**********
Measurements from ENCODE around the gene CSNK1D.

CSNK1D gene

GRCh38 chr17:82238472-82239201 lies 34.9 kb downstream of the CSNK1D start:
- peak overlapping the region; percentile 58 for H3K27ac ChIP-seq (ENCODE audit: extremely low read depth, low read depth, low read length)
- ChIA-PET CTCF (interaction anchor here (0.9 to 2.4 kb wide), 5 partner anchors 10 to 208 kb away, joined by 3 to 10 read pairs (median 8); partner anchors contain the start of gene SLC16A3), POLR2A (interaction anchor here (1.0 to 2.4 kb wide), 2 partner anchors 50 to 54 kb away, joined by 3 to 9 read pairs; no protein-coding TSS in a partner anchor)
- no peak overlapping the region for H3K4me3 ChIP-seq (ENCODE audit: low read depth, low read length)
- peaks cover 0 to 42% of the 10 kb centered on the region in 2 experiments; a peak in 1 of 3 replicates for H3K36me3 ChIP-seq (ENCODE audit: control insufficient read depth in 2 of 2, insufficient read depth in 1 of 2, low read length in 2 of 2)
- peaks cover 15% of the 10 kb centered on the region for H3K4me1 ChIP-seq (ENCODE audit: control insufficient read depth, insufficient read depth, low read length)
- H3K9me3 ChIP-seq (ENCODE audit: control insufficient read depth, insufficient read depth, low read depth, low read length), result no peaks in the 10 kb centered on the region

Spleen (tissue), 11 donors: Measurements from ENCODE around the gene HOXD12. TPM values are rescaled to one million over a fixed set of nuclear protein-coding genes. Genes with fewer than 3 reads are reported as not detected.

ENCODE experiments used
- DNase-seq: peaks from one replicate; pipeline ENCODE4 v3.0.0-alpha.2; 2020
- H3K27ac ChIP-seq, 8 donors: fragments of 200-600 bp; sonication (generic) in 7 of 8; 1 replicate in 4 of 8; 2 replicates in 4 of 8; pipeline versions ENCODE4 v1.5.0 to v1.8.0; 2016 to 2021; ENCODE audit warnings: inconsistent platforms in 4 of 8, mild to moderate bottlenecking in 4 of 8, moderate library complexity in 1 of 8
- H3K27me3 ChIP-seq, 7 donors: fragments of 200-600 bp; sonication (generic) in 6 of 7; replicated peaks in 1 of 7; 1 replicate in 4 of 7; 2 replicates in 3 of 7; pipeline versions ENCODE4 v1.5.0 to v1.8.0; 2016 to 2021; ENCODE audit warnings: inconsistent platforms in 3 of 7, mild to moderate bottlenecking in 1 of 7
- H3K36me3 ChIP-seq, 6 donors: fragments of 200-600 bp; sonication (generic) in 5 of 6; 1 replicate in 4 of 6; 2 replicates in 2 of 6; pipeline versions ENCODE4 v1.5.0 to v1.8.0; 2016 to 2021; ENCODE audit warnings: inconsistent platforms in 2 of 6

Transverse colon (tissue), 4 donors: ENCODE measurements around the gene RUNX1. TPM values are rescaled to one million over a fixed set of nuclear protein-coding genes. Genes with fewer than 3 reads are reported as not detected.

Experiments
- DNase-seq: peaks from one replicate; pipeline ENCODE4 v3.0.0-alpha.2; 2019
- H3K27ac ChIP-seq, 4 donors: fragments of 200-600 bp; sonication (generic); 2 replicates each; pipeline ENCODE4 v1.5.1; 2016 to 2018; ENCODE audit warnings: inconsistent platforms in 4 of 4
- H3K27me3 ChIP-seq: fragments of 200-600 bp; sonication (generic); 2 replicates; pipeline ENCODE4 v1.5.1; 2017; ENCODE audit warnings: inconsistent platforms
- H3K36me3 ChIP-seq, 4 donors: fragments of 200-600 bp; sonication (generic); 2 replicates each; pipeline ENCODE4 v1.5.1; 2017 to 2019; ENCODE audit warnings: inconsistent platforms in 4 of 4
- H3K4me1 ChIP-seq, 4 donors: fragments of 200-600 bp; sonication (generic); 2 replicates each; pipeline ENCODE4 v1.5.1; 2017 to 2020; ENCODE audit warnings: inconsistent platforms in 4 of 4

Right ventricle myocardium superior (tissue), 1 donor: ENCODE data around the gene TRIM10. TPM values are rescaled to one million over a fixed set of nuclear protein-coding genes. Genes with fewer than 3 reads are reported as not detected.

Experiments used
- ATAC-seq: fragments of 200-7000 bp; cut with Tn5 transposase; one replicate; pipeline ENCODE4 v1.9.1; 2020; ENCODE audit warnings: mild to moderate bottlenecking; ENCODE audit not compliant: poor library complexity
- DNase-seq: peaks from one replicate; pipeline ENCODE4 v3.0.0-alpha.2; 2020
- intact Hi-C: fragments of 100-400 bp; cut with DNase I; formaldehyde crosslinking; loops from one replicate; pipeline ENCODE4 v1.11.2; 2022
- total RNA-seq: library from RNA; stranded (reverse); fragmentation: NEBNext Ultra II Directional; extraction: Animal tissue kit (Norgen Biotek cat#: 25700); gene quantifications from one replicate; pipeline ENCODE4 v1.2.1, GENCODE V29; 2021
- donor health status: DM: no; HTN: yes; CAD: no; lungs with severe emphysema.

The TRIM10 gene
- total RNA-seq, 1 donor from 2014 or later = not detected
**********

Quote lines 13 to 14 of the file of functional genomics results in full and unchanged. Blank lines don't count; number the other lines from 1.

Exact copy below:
- H3K27ac ChIP-seq, 8 donors: fragments of 200-600 bp; sonication (generic) in 7 of 8; 1 replicate in 4 of 8; 2 replicates in 4 of 8; pipeline versions ENCODE4 v1.5.0 to v1.8.0; 2016 to 2021; ENCODE audit warnings: inconsistent platforms in 4 of 8, mild to moderate bottlenecking in 4 of 8, moderate library complexity in 1 of 8
- H3K27me3 ChIP-seq, 7 donors: fragments of 200-600 bp; sonication (generic) in 6 of 7; replicated peaks in 1 of 7; 1 replicate in 4 of 7; 2 replicates in 3 of 7; pipeline versions ENCODE4 v1.5.0 to v1.8.0; 2016 to 2021; ENCODE audit warnings: inconsistent platforms in 3 of 7, mild to moderate bottlenecking in 1 of 7